In Praise of Raptors

Fellow Illini alumn Michael Fumento delivers a pithy defense of the F-22 Raptor combat aircraft in the Defense News this week.

The Russia bear has awakened from hibernation to rebuild its lost empire. China continues its inexorable military expansion. Iran desperately wants The Bomb, while North Korea revels in unpredictability. Yes, Virginia, we really do have potential enemies with weapons other than AKs and IEDs. We desperately need far more F-22 Raptors — preferably to prevent wars but if need be to win them.

Fumento is a veteran and has reported extensively from Iraq the last few years.  I never thought I’d see him agree with Teddy Kennedy, well, you’ll have to read it for yourself.

 

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Happy Birthday, Abraham Lincoln

[Abraham Lincoln, U.S. President, looking at a photo album with his son, Tad Lincoln, Feb. 9, 1864] (LOC)

Abraham Lincoln was one of my first heroes.  Growing up in the rural Midwest, he was a man of my people.  As a young conservative, he was the founding father of the Republican Party.  As an American, he was the man my ancestors fought for—the man who saved the Union.

Get the books, and read and study them till you understand them in their principal features; and that is the main thing. It is of no consequence to be in a large town while you are reading. I read at New Salem, which never had three hundred people living in it. The books, and your capacity for understanding them, are just the same in all places…. Always bear in mind that your own resolution to succeed, is more important than any other one thing.

Abraham Lincoln, 1855

The man and and the myth of Honest Abe Lincoln is as valid today as it ever has been.  Any one of us can raise ourselves up from nothing to become President of this great nation.  We can say what we will and do what we will.  We can try new things, fail and live to try again another day.  We each have the right and responsibility to serve a purpose greater than ourselves.

Abraham Lincoln was born on 12 February 1809.  So far we have come in 200 years.  So far we have yet to go.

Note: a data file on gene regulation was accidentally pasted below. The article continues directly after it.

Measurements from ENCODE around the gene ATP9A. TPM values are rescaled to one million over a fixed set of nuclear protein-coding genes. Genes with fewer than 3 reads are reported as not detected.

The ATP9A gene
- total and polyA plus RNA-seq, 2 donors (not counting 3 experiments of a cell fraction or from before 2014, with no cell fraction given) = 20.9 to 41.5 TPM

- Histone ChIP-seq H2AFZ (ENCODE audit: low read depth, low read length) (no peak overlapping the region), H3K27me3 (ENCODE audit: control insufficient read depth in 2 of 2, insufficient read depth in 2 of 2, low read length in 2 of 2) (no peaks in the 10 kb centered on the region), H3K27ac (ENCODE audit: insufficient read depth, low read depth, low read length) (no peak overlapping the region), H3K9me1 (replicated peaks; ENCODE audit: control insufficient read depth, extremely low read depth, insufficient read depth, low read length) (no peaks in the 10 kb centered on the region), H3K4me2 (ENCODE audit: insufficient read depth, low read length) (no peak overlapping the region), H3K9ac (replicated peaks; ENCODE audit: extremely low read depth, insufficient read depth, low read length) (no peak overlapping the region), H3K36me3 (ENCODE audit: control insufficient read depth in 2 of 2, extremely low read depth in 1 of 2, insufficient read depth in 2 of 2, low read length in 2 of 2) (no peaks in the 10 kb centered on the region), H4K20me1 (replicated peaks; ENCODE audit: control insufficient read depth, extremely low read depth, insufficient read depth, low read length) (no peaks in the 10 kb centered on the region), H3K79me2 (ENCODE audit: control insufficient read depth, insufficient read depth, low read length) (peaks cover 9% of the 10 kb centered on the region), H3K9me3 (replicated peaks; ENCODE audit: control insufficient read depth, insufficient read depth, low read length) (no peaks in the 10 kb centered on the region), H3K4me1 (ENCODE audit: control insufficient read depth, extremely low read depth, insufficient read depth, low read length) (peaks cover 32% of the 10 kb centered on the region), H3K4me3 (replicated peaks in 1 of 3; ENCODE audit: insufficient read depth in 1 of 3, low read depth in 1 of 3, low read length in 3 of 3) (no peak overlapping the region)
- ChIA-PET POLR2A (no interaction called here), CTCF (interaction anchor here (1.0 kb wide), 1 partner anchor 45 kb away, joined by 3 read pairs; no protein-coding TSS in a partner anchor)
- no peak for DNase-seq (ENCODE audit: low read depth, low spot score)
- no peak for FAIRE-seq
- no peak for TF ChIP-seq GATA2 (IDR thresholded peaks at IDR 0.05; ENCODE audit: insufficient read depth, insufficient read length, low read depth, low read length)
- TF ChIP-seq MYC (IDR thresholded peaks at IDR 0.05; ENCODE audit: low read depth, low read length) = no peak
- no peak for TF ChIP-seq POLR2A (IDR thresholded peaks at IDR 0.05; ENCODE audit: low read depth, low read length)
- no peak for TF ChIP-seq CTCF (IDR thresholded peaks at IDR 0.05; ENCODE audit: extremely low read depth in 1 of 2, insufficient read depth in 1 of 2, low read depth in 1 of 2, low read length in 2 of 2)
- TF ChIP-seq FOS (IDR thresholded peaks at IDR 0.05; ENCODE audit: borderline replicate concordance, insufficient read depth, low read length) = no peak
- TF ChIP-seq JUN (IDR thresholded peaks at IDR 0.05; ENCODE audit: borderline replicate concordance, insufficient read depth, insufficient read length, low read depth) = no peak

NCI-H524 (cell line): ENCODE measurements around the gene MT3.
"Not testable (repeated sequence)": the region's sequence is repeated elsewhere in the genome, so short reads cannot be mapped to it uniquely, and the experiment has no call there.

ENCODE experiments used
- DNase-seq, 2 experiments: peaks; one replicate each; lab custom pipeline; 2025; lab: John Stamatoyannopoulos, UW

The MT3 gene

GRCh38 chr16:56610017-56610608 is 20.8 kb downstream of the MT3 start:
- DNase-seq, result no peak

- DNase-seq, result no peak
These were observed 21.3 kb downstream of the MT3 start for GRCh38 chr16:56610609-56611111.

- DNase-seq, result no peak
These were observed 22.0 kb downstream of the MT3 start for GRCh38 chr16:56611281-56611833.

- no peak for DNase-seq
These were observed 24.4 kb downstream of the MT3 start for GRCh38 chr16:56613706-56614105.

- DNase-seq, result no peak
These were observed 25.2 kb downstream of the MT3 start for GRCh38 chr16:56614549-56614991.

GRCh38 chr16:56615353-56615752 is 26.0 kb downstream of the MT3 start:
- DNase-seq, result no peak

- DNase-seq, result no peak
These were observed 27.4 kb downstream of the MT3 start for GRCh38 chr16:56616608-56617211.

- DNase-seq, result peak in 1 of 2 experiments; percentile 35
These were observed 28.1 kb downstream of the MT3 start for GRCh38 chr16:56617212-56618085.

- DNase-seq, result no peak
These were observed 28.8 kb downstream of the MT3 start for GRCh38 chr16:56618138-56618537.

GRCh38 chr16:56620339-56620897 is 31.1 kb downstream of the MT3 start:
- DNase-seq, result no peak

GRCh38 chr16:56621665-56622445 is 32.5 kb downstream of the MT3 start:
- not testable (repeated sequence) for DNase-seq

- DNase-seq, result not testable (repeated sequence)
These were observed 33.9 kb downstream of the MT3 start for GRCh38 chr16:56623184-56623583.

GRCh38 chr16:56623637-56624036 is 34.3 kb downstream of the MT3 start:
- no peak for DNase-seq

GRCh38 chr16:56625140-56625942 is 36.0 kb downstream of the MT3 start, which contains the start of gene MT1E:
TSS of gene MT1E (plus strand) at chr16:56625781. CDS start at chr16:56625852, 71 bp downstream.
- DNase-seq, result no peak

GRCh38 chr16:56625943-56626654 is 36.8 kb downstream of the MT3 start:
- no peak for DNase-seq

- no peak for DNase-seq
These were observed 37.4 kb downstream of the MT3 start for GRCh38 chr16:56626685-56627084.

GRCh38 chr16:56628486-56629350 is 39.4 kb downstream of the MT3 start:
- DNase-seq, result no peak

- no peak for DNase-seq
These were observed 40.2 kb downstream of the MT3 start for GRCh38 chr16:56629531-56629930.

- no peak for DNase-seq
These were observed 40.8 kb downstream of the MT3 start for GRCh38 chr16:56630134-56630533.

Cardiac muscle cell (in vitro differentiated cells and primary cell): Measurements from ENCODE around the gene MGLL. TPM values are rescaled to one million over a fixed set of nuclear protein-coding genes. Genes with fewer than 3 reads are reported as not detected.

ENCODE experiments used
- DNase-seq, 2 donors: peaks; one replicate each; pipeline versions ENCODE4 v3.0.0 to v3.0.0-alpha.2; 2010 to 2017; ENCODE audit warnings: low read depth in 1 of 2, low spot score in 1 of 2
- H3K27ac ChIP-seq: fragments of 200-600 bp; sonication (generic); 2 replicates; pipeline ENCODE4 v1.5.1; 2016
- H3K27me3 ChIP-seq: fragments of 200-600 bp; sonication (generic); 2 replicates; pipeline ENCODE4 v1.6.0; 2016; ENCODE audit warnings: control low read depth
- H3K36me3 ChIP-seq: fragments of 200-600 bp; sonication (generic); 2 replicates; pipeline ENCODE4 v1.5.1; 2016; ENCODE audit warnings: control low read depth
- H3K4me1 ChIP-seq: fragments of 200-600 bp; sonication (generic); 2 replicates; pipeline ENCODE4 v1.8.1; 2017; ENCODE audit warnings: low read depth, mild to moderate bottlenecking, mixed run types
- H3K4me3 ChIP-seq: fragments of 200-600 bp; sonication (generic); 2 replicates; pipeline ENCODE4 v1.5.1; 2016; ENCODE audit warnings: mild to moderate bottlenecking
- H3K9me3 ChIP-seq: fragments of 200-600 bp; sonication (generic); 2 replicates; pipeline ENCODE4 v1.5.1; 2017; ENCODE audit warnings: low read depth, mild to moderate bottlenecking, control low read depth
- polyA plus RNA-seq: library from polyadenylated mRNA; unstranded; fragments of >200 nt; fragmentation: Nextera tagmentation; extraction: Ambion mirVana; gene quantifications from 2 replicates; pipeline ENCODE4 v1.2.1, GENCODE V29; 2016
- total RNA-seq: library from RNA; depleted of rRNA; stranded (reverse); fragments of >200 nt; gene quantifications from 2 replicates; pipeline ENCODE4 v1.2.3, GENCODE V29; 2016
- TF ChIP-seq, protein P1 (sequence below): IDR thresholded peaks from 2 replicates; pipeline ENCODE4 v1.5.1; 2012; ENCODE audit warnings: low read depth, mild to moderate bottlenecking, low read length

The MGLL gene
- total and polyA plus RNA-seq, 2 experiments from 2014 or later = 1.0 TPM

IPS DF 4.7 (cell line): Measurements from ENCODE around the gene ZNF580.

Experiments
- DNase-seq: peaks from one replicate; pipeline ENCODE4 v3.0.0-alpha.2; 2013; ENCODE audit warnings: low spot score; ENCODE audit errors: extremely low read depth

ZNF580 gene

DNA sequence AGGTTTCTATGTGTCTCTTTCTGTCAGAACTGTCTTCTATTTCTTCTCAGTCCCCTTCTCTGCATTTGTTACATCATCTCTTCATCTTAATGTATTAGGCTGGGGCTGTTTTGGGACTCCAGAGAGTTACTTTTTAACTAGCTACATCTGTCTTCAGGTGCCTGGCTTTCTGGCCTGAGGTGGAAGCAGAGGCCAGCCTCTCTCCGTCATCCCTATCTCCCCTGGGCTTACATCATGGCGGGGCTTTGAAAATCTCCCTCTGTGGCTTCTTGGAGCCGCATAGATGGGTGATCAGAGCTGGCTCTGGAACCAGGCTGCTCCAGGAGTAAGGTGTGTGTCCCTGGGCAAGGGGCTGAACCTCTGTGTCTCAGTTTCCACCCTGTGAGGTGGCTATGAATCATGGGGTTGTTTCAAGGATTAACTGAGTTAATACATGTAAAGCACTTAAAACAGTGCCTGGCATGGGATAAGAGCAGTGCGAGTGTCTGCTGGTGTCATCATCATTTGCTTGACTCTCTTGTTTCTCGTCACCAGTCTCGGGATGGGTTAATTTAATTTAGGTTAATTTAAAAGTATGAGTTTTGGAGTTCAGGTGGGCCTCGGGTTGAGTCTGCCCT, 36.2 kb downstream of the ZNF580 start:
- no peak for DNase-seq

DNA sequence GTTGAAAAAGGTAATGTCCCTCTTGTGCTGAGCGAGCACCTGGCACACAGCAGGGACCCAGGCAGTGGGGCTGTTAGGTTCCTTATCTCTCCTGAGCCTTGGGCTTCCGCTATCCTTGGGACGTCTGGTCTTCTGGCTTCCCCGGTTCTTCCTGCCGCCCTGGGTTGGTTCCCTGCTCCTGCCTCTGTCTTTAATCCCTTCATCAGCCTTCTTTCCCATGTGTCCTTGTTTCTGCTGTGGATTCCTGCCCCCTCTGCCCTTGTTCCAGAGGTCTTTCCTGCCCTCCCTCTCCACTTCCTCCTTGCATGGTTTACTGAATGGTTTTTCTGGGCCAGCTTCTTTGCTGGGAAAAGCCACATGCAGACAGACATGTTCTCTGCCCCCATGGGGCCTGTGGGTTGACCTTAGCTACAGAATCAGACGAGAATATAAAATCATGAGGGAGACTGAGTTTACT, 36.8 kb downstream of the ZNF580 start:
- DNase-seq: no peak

Happy Birthday, Ronald Reagan

Now, so there will be no misunderstanding, it’s not my intention to do away with government. It is rather to make it work—work with us, not over us; to stand by our side, not ride on our back. Government can and must provide opportunity, not smother it; foster productivity, not stifle it.

If we look to the answer as to why for so many years we achieved so much, prospered as no other people on earth, it was because here in this land we unleashed the energy and individual genius of man to a greater extent than has ever been done before. Freedom and the dignity of the individual have been more available and assured here than in any other place on earth. The price for this freedom at times has been high, but we have never been unwilling to pay that price.

President Reagan’s First Inaugural Address

President Ronald W. Reagan would have been 98 years old today.  Rest in Peace and may we once again find “willingness to believe in ourselves and to believe in our capacity to perform great deeds, to believe that together with God’s help we can and will resolve the problems which now confront us”.

Vigilantes 1864

 Vigilantes at Bannack 2001

Vigilantes 1864

Cold cruel winds blow down intent

upon the Bannack mining camp.

Just days before an Innocent

had spilled his guts, the saddle tramp

Told one and all:  the Road Agents

were sheriff’s men, which none could trump.

In Virginia, Nevada, all up Alder Gulch,

Catholic and Mason, from South and from North,

Stormed forth the Committee for Vigilance-

defend their homes, they swore the oath.

‘Cross rivers frozen and sagebrush adrift,

a vision, revelation, to the very last pale horse.

Come ghosts of the hundred murdered before.

Come Deputy Ray, you will kill no more.

Come Deputy Stinson, leave your saloon whore.

Come damned Sheriff Plummer, let us finish this chore.

Come dance in the gallows, plead for your souls.

Come peace to Montana, 10 January 1864.

 

(c) jcs 18.01.01

Reposted in honor of the National Cowboy Poetry Gathering at Elko, Nevada, this week. Bannack became first capital of Montana Territory on May 26, 1864.